But as you’ll have seen from my critical remarks, I think it
    is in the interest of all those who have demonized their
    opponents – and employed militant metaphors targeting
    specifically mentioned politicians – that Loughner remains
    an enigmatic figure, his views and motives conveniently
    reduced to an “irreducible complexity”.
    If he proves to be ideologically driven, or if his motives are
    somehow comprehensive in a political sense, that opens
    up the possibility that there are connections between the
    words of “well intended” politicians and the murky stuff
    bubbling up from the collective shadow realm. Charles
    Manson killed persons that were not mentioned in the
    White Album by the Beatles; and his interpretations of
    their songs were too idiosyncratic for us to establish a
    coherent connection between songs and actions. Jared Lee
    Loughner, on the other hand, targeted someone that were
    specifically mentioned in the political agitation. That
    brings him much closer to the agitators. Thus, the madder
    the madman in the mud, the better for the agitators in the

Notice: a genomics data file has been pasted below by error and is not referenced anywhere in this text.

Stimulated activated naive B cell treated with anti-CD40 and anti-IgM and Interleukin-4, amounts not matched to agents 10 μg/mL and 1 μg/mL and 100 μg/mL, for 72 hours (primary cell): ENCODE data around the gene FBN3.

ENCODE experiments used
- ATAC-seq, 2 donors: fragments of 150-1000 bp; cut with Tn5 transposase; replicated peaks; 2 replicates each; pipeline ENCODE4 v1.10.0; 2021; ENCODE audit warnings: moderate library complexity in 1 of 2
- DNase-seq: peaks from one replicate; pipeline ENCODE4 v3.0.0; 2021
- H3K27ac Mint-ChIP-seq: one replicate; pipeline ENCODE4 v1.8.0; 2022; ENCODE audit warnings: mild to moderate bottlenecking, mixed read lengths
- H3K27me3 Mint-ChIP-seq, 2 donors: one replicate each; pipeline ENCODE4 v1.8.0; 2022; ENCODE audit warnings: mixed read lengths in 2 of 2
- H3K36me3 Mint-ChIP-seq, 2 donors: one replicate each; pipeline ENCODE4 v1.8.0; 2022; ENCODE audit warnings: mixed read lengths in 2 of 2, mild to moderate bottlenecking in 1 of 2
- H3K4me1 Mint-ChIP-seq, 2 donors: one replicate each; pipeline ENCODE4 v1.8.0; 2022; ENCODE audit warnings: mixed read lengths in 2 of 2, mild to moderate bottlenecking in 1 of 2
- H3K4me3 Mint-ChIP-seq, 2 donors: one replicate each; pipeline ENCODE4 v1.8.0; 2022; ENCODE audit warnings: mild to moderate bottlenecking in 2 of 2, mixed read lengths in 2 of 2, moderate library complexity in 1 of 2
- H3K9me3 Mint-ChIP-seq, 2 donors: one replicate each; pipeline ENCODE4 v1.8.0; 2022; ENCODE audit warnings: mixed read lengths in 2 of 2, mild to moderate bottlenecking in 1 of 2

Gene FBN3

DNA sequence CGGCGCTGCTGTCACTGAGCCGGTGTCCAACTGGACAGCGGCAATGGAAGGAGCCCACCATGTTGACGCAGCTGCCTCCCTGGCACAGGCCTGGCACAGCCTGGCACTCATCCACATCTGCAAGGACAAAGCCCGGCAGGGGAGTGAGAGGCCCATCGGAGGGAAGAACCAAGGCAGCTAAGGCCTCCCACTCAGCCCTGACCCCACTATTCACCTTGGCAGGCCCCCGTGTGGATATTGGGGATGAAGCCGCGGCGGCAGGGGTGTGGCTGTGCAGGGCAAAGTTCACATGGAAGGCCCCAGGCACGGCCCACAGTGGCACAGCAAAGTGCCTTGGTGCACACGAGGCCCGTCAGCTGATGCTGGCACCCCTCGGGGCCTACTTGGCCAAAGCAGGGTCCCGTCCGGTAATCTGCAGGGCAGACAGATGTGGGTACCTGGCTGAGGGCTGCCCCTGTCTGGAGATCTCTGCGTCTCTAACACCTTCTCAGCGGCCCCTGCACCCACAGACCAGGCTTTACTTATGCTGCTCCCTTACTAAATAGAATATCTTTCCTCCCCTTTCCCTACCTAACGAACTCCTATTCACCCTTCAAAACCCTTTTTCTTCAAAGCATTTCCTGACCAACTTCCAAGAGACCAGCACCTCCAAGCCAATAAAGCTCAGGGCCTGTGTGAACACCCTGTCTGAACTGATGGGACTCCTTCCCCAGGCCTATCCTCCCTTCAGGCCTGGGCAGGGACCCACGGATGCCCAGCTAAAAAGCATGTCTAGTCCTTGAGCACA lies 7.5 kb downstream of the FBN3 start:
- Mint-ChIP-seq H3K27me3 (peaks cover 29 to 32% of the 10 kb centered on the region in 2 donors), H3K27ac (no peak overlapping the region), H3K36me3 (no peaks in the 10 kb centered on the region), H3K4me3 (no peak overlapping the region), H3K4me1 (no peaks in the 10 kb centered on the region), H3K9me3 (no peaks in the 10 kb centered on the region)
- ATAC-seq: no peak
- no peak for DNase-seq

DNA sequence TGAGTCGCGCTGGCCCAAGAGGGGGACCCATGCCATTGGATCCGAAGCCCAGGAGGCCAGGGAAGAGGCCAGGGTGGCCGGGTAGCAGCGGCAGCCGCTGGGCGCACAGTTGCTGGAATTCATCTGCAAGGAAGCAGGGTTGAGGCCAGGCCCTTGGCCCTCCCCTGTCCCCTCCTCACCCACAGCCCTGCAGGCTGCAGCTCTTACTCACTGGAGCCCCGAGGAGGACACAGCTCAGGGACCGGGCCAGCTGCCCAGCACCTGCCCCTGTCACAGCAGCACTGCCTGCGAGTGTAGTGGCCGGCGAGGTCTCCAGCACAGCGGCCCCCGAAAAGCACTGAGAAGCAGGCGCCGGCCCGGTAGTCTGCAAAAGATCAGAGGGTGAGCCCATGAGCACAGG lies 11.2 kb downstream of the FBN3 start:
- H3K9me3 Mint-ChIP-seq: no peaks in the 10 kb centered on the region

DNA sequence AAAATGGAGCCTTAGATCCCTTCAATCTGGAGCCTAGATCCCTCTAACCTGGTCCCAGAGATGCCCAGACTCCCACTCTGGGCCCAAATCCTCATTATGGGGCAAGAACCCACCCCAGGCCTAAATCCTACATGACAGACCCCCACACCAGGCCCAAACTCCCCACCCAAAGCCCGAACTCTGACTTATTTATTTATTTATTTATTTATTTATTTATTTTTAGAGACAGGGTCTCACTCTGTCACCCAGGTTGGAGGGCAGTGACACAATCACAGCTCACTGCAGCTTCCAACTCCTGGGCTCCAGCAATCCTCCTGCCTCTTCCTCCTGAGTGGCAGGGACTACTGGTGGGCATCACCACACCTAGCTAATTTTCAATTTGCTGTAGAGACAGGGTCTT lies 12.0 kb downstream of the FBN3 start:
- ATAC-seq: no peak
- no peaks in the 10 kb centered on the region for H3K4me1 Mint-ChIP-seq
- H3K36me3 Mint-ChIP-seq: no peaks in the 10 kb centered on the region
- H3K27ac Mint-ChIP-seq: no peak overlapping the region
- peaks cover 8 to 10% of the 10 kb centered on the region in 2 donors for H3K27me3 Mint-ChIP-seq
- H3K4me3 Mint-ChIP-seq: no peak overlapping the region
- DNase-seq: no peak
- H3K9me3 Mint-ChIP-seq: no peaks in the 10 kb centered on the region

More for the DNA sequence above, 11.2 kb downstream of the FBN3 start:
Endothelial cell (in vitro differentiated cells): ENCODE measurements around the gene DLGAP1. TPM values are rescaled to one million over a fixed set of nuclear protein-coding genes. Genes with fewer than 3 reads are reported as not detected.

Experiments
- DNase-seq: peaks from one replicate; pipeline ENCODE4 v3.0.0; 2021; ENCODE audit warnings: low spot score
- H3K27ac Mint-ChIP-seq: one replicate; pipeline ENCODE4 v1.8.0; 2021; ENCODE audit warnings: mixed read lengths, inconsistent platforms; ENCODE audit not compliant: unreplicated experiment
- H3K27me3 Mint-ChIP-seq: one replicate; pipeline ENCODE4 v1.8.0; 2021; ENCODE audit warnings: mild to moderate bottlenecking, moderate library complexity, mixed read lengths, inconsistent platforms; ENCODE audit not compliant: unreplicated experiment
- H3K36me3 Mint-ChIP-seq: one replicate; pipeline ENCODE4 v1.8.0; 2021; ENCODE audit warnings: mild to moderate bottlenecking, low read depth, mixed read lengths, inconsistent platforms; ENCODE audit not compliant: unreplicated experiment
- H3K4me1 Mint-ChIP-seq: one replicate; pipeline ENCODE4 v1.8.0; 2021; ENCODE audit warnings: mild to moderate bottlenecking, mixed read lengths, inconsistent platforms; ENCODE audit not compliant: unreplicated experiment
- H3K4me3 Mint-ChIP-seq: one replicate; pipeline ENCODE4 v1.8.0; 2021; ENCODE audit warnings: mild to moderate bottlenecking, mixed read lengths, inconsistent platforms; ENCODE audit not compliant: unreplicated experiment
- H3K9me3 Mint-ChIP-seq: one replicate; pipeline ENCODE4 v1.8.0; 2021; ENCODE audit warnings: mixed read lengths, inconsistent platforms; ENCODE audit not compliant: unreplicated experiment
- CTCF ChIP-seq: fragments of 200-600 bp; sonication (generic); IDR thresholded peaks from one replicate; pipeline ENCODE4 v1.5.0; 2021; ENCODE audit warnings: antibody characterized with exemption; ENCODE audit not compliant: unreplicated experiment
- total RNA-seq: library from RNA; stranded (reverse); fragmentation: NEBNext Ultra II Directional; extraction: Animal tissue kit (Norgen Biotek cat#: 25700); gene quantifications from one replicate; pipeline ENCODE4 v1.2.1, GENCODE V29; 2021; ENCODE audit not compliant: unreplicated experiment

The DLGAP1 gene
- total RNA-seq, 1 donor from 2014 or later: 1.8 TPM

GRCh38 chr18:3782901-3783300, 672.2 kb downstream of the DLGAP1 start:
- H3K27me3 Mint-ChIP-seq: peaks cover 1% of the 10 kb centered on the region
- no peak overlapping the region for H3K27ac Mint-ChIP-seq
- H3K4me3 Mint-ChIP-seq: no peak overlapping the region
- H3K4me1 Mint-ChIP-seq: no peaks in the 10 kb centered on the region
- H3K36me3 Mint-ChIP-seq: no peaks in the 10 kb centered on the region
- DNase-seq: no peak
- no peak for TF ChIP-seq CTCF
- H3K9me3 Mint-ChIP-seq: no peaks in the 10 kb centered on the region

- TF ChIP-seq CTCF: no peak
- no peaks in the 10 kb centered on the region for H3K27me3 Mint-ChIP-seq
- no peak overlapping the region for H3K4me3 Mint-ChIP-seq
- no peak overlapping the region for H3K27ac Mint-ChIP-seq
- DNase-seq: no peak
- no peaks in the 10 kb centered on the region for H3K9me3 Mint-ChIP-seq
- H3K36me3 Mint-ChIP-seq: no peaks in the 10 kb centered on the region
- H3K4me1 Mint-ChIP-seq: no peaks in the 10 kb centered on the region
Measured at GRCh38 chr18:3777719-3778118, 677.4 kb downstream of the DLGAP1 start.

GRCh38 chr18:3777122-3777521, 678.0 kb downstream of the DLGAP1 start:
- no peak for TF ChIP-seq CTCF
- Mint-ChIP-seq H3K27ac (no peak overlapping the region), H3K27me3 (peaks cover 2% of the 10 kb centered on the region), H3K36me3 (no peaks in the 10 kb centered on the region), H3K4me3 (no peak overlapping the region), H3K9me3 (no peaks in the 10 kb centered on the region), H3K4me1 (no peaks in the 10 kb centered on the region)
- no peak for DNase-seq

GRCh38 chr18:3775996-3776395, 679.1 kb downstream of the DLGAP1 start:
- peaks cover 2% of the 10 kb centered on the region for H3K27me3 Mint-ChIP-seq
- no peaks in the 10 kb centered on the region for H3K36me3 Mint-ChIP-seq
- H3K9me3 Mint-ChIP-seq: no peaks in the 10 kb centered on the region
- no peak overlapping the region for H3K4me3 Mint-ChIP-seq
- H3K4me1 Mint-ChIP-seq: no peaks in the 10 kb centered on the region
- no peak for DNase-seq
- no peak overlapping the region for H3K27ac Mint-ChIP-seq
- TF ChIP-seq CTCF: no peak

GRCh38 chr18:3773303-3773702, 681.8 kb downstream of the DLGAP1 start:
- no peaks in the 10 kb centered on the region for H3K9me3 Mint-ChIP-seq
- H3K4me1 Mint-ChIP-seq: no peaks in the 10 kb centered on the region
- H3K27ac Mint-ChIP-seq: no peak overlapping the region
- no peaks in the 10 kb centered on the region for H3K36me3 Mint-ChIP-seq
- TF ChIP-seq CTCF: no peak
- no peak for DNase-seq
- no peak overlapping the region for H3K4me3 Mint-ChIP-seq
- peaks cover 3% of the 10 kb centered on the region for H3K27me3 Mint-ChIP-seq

political sphere..

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  180. questions says:

    nadine,
    post links from the NYT with all the mystification, and proof that Awlaki “radicalized” him….
    The very links you deny between right wing violent rhetoric and Loughner you claim there to be between Islamic militant rhetoric and Hasan.
    So show the asymmetry.
    Again, you seem to think that what’s really wrong is that the LEFTWING NY TIMES underplays violent Islamism as a casus belli, and overplays rightwing rhetoric as a cause of mass murder.
    As if the NYT were the only source of news and views. As if the nation were lacking in attacks on Islamism, and had a surfeit of attacks on the right.
    It’s kind of like the oppressed majority, war on Christmas thing. The right dominates the economy, held the presidency, holds the money and industry, and yet is oppressed mightily by the New York Times.
    nadine, really, Islamism is under attack in this country. Our whole foreign policy is a war on Islam at this point. We have spies in mosques across the country. Arab looking people come under endless scrutiny wherever they go.
    You want more? There isn’t enough? Come on. Really.
    Palin et al get blamed for one round of violence and you freak, meanwhile we’re fighting and killing all over the Muslim world and that’s insufficient proof of taking radical Islamic rhetoric seriously…..
    See if you can stop and think in proportion, without the talking points. Make a chart of actions and words against the right, and against radical Islam. Do Nexis/Lexis searches on phrases, or google searches. See what you find out there…. It might change your mind.

    Reply